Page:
4. The developer of claim 3, which satisfies at least the conditions (1) and (4).

5. The developer of claim 1, wherein the one-component magnetic toner comprises inorganic particles.

6. The developer of claim 5, wherein the inorganic particles comprises inorganic particles with a main component of titanium oxide or inorganic particles with a main component of silica.

7. A process cartridge comprising: a photoreceptor; and a developing device that comprises a plurality of developer storage portions and that makes visible a latent image formed on the photoreceptor by using a developer comprising aone-component magnetic toner having an aeration ratio (AR) measured by a powder rheometer being in a range of about 5.0 to about 10.0.

8. The process cartridge of claim 7, wherein the developer further comprises an external additive of silica particles having a small diameter.

9. The process cartridge of claim 8, which satisfies at least one of the following conditions (1) to (4): (1) the amount contained of the silica particle having a small diameter with respect to 100 parts by weight of the developer is in a rangeof about 0.5 to about 1.5 parts by weight; (2) a volume average particle diameter of the silica particle having a small diameter is in a range of about 0.005 to about 0.05 .mu.m; (3) a volume average particle diameter of the one-component magnetictoner is in a range of about 5 to about 15 .mu.m; or (4) a particle size distribution of the one-component magnetic toner is such that a number percentage of particles of 4 .mu.m or less is about 20% or less with respect to the total number of particlesof the one-component magnetic toner.

10. The process cartridge of claim 9, which satisfies at least the conditions (1) and (4).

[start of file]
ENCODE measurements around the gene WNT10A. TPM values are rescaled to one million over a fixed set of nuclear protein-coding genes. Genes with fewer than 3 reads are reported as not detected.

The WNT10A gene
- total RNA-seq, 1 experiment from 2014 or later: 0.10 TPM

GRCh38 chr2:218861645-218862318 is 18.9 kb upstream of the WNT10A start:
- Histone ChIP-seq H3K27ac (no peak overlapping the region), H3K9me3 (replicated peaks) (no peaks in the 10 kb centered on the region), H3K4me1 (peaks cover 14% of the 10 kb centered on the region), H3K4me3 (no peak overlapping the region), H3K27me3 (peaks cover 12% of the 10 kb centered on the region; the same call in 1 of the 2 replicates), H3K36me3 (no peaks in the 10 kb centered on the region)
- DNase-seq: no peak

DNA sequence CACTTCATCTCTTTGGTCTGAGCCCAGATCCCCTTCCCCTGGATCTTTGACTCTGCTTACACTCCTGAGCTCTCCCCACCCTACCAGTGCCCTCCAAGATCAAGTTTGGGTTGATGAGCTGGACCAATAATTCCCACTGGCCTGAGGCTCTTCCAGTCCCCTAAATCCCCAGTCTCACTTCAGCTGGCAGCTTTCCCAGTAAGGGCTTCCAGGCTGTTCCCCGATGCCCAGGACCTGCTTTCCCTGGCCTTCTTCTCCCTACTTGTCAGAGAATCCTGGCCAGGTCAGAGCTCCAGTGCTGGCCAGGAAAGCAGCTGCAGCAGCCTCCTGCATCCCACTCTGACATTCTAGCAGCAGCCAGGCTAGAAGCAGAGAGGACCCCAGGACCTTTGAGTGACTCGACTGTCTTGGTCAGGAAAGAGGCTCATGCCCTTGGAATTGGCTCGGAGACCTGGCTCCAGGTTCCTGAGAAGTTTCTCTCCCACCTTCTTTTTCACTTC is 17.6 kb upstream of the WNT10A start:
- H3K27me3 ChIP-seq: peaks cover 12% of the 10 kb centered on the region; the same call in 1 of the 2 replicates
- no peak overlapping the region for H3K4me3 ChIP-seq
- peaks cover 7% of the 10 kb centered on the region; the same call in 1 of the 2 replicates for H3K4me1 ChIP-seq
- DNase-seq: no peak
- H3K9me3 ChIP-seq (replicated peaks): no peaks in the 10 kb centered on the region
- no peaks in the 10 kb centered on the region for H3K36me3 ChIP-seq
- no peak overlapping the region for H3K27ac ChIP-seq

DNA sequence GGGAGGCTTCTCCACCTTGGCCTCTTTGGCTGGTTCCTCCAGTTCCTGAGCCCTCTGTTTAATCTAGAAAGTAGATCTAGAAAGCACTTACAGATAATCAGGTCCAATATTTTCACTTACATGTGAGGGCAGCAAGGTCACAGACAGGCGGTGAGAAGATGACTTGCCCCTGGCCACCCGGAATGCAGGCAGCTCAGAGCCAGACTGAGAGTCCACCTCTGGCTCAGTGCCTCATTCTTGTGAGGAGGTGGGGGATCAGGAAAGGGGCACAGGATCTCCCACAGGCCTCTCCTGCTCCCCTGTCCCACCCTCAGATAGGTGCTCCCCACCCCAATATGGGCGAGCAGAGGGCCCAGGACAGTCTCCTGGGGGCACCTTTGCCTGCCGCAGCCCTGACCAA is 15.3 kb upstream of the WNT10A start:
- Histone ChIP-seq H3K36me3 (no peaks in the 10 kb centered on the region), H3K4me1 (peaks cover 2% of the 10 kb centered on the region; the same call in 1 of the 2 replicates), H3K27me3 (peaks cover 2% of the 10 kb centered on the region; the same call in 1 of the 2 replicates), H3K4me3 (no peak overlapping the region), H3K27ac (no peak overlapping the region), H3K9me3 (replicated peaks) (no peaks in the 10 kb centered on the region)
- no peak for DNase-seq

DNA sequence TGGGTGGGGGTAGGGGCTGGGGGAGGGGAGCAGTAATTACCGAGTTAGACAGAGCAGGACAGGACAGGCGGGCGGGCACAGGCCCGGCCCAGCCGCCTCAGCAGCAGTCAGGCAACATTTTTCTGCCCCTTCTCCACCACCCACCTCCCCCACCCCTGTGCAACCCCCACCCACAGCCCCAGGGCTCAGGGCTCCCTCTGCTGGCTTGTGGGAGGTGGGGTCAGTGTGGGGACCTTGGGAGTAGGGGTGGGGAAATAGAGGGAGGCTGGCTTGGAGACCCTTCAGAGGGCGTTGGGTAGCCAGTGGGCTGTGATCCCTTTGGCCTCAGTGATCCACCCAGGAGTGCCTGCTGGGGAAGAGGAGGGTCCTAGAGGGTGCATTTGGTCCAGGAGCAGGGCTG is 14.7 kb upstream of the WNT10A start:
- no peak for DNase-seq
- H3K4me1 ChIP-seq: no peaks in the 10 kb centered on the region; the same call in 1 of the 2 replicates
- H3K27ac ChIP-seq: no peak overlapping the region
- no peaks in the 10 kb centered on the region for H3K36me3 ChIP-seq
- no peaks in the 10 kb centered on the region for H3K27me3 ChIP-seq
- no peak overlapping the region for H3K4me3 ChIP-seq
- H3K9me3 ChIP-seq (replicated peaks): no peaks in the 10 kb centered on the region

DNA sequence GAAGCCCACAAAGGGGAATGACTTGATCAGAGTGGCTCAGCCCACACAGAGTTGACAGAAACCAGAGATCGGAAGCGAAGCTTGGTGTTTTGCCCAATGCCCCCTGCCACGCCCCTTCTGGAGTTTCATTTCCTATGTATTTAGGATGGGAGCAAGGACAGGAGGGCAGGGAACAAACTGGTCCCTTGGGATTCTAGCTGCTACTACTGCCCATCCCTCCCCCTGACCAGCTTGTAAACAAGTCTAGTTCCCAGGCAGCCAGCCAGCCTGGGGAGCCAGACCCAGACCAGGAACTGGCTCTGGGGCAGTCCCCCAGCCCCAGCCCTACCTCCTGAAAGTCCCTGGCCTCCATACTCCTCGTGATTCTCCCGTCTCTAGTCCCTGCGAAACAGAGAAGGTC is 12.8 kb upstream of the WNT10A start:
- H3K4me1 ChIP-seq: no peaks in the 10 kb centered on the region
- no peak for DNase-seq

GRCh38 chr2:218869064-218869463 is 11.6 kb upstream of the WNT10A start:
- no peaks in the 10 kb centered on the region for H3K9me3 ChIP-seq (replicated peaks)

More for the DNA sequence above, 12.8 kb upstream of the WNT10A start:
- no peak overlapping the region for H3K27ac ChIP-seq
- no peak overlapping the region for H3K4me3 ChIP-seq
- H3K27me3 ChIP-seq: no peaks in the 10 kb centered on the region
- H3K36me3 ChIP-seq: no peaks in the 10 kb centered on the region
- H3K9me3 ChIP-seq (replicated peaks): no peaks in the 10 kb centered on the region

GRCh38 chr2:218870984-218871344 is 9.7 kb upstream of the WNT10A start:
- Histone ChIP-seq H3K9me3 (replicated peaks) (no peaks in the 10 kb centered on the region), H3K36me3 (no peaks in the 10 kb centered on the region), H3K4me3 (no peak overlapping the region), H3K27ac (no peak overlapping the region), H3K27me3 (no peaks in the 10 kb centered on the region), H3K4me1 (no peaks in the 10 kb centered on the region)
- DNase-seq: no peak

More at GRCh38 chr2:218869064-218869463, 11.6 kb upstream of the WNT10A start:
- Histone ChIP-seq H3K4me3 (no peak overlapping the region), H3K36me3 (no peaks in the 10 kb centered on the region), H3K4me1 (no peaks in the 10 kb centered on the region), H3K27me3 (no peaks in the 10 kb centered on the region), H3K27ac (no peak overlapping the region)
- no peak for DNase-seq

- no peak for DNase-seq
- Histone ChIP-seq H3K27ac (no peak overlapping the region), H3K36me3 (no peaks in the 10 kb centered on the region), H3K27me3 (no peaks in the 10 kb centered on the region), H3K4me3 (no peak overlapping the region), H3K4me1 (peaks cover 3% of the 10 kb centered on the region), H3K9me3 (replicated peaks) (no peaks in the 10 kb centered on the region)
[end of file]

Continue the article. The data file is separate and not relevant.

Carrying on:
11. The process cartridge of claim 7, wherein the one-component magnetic toner comprises inorganic particles.

12. The process cartridge of claim 11, wherein the inorganic particles comprises inorganic particles with a main component of titanium oxide or inorganic particles with a main component of silica.

13. An image forming apparatus comprising a process cartridge comprising: a photoreceptor; and a developing device that comprises a plurality of developer storage portions and that makes visible a latent image formed on the photoreceptor byusing a developer comprising a one-component magnetic toner having an aeration ratio (AR) measured by a powder rheometer being in a range of about 5.0 to about 10.0.

14. The image forming apparatus of claim 13, which further comprises silica particles having a small diameter.

15. The image forming apparatus of claim 14, which satisfies at least one of the following conditions (1) to (4): (1) the amount contained of the silica particles having a small diameter with respect to 100 parts by weight of the developer isin a range of about 0.5 to about 1.5 parts by weight; (2) a volume average particle diameter of the silica particles having a small diameter is in a range of about 0.005 to about 0.05 .mu.m; (3) a volume average particle diameter of the one-componentmagnetic toner is in a range of about 5 to about 15 .mu.m; or (4) a particle size distribution of the one-component magnetic toner is such that a number percentage of particles of 4 .mu.m or less is about 20% or less with respect to the total number ofparticles of the one-component magnetic toner.